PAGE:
A pre-budget submission and a petition produced in January by Volunteering Australia requested the Federal Government keep funding the sector, after it was announced that the Department of Social Services’ ‘Strong and Resilient Communities grants’ would eliminate funding provisions specific to volunteer services from January next year.
According to the Australian Bureau of Statistics, voluntary work contributes 743 million hours and an estimated 290 billion dollars to the community over a 12-month period.
A third of the Australian population, or about 5.8 million people, formally volunteer, with over 68 thousand of those in aged care services.
But for the first time in nearly two decades, the number of people formally volunteering declined in 2014, down from 36 percent in 2012.
Volunteering Australia Chief Executive Officer, Ms Adrienne Picone says that in this period of “significant change and uncertainty” for the volunteering sector, the Government must continue to fund support services and management programs, “in recognition of the far-reaching contribution that they make to building strong and resilient Australian communities.”
This National Volunteer Week, many organisations have highlighted the invaluable contributions of those who volunteer with them.
Palliative Care Australia CEO Liz Callaghan says volunteers are a “vital part of ensuring that Australians get the care they need at the end of life.”
“Not only do they work directly with patients and carers, [but] as unpaid workers they provide a link between community and health care,” she says.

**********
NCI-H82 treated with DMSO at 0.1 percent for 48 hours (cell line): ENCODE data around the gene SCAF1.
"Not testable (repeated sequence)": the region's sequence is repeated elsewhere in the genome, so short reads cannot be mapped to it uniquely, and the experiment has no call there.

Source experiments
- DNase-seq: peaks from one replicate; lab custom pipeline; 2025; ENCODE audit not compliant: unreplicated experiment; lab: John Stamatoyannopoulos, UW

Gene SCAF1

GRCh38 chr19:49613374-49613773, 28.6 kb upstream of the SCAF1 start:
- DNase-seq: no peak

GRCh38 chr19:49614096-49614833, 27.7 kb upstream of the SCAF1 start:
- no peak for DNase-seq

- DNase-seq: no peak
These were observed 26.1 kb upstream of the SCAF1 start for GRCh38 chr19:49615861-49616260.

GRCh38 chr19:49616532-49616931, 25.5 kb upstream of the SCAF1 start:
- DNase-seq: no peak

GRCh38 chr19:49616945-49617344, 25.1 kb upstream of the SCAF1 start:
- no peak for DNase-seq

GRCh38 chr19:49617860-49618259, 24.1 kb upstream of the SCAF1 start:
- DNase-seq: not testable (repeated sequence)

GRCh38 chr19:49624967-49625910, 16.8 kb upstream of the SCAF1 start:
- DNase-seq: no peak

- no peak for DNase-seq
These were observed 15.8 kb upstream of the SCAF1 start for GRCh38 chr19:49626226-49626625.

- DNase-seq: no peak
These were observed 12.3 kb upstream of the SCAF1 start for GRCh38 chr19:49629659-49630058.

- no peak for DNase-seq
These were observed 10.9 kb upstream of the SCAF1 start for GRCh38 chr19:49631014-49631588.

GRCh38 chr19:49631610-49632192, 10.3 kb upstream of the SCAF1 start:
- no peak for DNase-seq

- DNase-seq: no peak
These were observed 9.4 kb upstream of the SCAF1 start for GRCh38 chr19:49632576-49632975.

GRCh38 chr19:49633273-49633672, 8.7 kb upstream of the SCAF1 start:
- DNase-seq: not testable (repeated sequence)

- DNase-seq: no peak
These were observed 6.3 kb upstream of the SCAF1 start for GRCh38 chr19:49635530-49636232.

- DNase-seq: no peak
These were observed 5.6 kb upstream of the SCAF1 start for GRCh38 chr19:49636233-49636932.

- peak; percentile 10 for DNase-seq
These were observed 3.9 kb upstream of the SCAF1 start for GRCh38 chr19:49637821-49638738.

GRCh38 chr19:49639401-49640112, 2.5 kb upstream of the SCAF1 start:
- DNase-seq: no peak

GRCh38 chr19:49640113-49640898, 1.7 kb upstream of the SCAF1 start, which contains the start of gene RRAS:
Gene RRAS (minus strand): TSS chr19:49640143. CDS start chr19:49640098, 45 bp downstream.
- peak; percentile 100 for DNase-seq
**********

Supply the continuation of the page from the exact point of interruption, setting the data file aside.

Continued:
With demand for aged care services growing alongside Australia’s ageing population, volunteers often fill vital roles in the sector.
Juniper, a care provider with more than 450 volunteers in both regional and metropolitan areas across Western Australia and one of the largest aged care footprints in the country, is working to double it’s volunteer capacity in order to meet the needs of older people in the state.
Juniper’s Volunteer Coordinator Tim Law says volunteers make a big difference to the lives of people in their care, by undertaking all sorts of roles “from companionship, activity groups, bus and buggy driving, administration, pastoral care and even a bit of acting!”
Jennene Buckley from Feros Care, Queensland, calls volunteers “compassionate people, who genuinely care and want to help make a difference to the lives of those around them.”
She says that Feros Care had 129 active volunteers in the last financial year, in both residential villages and the community.
One of those was Brian King, a volunteer bus driver who felt it was time to “give back” to his community after living there for over 30 years, and who is reaping the personal rewards; saying he “never expected to get such a hell of a kick out of it.”
Volunteering Australia points to a “strong correlation between the well-being, happiness, health and longevity” of people who donate their time, arguing that volunteering provides a sense of self worth.
There is also a wealth of potential rewards when volunteers take the lead in shaping new programs, with The ACH Group pointing to a new music group on the Fleurieu Peninsula run by musician Kerry Reid, and Victorian Residents of the Ave Maria Village boasting the skills to use tablet computers- skills taught during weekly volunteer sessions with local man, Wayne Hughes.
In its pre-budget submission Volunteering Australia highlighted that effective, safe and efficient volunteering of this kind doesn’t “just happen”, but requires funding, leadership and local knowledge.
National Volunteer Week celebrations will continue until Sunday, with thousands of events to be held across the country, all with a resounding message of “thanks” to the 5.8 million Australians who donate their time.